Thursday, February 19, 2009

Wealth, Not Politics, Drives Declining Birth Rate: Lessons for Immigration

A thought occurred to me: might the declining birth rates in Europe result from socialist ideology? I went to the web and extracted per capita gdp from the CIA Fact Book and the Freedom Index from the Heritage Foundation (the freest countries are Hong Kong and Singapore; the least free Cuba, Zimbabwe and North Korea; the US is sixth--overrated in my opinion since the bailout and the Patriot Act). I also obtained a list of fertility rates from Wikipedia.

I entered the data into an SAS program. SAS is a statistical program that social scientists use to analyze basic statistics.

What I found is that there is a hyperbolic graphic relationship between gdp per capita and birth rate. The variables can be linearized by taking the natural logarithms. There is also a weaker curvilenear relationship between overall freedom and birthrate. However, the direction of causality appears to flow from income to political freedom to birthrate (for the effect on birthrate, not for the development of high income, which reflects a different processs).

The political freedom variable is negative and significant when correlated with birthrate: more freedom is associated with lower birth rates. However, that relationship is blown away by gdp per capita. When both gdp per capita and freedom are included in a regression, the freedom variable has zero effect while the gdp per capita variable has a huge effect. The r squared or measure of fit is pretty strong for gdp, in the area of .6. That is, 60% of the variability in countries' birth rates is due to economic output.

This would seem to have some lessons for immigration. In countries, like France, where immigrants are not able to easily commingle with the general population and remain low income, the foreign culture would likely grow in influence over time because of the immigrants' lower income level. In contrast, where the immigrants are integrated into society and so acquire the same economic productivity over a few generations, they are likely to adopt the same fertility rate (and one might suppose the same culture in other ways).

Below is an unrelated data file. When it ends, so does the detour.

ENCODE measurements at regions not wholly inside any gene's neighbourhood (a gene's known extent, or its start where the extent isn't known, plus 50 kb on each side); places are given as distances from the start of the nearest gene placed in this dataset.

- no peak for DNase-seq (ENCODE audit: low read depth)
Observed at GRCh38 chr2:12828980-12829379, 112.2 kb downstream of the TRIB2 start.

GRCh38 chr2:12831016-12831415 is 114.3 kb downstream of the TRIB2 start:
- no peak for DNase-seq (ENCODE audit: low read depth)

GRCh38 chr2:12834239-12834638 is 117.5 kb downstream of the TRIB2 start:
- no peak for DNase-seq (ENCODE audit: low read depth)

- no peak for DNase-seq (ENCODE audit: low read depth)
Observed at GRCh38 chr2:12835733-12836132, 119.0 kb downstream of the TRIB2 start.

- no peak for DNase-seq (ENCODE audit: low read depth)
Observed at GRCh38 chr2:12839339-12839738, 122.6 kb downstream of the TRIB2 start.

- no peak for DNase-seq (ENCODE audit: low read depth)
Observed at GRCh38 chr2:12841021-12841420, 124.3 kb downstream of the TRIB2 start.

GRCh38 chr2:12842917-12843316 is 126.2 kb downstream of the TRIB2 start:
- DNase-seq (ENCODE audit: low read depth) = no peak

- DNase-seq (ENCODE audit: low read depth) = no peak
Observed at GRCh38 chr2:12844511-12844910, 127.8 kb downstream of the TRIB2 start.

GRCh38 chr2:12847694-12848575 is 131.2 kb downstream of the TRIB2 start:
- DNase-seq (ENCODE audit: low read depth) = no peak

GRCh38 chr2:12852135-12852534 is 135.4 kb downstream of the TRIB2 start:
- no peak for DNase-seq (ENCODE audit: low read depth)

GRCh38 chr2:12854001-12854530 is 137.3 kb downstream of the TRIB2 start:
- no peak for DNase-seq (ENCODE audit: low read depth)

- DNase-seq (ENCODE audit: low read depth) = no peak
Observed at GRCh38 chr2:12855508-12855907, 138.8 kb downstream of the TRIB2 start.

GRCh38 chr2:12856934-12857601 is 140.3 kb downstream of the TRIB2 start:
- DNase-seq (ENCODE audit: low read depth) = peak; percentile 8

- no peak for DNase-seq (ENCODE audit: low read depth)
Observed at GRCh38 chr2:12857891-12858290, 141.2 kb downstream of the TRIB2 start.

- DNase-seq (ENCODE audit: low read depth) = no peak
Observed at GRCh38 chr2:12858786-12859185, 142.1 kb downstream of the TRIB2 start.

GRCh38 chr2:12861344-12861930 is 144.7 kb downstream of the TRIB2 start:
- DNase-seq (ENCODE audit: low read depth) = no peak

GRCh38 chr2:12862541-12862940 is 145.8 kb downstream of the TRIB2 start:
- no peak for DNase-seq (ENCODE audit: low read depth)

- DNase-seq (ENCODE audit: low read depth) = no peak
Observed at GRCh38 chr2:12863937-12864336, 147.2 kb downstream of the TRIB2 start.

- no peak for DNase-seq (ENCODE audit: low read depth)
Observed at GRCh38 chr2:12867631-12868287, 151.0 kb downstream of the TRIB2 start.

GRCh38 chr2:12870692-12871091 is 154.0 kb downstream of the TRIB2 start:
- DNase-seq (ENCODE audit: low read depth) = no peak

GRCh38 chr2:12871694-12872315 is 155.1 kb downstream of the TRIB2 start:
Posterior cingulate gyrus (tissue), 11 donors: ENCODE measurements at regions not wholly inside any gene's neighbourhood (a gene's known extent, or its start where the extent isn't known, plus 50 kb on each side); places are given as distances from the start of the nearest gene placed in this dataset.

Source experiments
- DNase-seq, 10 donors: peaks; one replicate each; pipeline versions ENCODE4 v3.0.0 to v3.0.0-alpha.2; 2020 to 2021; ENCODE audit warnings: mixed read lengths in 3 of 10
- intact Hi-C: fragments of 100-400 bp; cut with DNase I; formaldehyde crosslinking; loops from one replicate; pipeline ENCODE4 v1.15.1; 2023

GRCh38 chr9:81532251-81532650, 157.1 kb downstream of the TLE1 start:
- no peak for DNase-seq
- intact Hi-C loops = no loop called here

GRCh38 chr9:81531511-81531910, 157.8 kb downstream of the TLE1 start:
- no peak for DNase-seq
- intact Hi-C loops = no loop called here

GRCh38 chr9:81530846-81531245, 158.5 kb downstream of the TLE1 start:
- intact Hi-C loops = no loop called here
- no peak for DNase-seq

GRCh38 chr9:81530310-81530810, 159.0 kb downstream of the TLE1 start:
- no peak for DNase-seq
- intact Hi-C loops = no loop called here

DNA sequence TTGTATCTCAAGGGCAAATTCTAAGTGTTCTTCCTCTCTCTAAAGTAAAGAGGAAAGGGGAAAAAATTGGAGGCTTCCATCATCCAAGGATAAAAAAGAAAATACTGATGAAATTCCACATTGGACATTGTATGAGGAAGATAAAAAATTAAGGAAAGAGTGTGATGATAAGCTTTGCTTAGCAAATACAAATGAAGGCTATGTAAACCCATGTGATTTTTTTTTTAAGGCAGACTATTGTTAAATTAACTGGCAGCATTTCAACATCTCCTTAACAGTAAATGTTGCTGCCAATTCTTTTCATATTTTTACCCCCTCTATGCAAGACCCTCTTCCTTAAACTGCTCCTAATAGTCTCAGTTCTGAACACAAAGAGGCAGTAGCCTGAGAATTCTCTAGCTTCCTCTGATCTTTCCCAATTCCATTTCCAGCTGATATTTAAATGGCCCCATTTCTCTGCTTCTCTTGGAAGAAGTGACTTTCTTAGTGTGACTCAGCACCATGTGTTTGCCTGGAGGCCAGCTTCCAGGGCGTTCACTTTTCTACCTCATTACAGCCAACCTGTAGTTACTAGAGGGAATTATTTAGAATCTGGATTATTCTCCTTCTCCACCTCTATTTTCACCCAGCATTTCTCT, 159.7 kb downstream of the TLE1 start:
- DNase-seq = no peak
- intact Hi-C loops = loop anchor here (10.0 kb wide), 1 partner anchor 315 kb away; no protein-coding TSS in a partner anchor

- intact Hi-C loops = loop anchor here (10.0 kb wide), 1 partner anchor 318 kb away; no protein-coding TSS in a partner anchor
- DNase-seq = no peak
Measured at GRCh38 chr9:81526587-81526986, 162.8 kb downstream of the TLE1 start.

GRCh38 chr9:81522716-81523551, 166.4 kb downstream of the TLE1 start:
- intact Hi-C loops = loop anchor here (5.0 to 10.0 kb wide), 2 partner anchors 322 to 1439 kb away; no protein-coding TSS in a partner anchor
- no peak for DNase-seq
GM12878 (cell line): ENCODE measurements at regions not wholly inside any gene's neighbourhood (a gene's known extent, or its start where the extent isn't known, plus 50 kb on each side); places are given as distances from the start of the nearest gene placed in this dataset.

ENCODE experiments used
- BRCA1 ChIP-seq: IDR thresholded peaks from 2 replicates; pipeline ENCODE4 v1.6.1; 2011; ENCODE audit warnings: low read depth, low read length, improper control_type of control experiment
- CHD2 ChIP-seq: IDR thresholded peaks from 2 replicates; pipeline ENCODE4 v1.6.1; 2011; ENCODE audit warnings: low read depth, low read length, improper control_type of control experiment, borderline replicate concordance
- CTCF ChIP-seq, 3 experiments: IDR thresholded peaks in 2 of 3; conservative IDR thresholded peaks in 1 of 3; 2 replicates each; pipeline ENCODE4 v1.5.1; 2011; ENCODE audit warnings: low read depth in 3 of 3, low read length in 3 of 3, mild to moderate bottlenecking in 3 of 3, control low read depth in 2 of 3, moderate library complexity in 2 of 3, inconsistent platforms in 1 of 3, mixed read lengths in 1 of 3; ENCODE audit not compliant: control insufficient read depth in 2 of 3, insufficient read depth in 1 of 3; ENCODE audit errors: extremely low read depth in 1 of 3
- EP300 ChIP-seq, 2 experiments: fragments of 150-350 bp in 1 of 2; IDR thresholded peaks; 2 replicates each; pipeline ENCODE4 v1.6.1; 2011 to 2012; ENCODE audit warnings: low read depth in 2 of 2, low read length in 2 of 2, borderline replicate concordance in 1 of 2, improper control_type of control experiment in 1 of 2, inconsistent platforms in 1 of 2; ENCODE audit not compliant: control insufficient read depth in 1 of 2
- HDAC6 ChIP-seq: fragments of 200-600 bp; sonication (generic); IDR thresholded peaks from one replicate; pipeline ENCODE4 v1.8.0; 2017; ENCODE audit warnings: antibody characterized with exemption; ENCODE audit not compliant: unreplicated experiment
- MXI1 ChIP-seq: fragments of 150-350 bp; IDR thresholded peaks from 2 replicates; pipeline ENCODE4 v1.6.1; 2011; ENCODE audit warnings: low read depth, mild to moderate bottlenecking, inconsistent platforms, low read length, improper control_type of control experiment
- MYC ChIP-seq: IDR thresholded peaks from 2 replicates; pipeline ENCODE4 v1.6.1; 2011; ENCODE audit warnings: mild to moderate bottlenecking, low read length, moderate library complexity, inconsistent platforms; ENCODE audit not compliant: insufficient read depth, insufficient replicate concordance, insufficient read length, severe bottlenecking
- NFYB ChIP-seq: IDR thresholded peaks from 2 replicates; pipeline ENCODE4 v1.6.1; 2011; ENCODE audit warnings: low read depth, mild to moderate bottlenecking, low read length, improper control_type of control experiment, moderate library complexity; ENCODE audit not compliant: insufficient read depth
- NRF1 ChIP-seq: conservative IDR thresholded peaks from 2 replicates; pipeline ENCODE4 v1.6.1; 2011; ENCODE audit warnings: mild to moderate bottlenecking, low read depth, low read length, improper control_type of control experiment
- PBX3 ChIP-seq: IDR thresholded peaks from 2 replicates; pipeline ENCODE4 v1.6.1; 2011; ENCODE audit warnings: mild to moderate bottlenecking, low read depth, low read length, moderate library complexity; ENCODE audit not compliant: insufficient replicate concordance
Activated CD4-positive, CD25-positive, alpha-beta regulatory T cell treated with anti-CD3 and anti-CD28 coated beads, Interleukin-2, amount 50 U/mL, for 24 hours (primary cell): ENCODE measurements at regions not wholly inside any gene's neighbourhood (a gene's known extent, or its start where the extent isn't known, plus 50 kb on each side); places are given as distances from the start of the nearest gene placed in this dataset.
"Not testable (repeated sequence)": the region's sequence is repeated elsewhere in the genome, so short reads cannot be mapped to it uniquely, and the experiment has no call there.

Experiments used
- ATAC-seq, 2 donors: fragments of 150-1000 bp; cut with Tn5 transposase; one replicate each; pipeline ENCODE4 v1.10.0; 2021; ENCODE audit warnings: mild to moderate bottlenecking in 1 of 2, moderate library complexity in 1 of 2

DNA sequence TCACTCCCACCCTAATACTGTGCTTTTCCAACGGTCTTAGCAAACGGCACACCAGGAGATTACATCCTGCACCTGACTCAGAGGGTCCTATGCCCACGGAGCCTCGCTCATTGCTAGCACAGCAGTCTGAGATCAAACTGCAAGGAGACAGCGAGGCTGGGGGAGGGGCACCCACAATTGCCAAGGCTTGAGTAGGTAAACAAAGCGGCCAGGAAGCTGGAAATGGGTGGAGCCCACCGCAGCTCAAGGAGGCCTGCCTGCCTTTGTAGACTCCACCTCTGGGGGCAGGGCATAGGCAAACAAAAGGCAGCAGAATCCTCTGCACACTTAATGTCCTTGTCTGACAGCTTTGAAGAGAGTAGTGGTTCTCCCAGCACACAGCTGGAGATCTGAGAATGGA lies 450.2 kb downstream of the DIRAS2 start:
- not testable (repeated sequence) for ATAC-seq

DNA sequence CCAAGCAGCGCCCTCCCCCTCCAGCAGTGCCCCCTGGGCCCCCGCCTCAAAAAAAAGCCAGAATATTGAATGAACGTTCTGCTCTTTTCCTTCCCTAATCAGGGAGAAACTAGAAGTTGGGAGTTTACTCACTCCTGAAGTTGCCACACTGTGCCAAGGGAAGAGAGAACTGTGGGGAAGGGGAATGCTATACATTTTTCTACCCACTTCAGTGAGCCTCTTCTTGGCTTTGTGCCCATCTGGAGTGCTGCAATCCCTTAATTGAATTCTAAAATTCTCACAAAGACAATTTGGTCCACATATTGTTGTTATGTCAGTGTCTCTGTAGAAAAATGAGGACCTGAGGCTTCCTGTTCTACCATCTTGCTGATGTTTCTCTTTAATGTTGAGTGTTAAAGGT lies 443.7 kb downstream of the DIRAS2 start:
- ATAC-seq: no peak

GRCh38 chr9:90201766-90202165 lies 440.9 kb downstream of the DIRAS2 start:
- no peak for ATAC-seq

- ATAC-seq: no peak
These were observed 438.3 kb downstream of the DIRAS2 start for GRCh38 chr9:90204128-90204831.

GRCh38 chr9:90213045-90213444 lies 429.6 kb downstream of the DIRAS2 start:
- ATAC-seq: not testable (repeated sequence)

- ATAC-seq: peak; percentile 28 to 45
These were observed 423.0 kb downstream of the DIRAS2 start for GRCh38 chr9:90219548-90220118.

Education that encourages and celebrates ethnic differences rather than the "melting pot" theory can give way to divergent economic outcomes as people of a poorer culture cling to their poverty-inducing habits. This would result in higher birthrates and social conflict between the slower-growing but more affluent majority group and the faster-growing but less affluent immigrant group.

It would seem that the educational system ought to take seriously its obligation to encourage the adoption of skills by which all children can equally become economically successful. Then factors like birth rates will not become threatening to the majority culture, as they have in culturally exclusionary Europe.

Europe's problem is that they have adopted a politically correct approach to immigration without dropping their snobby cultural attitudes. If you want to have immigration, you should be practical and open minded, not snobby and exclusionary.

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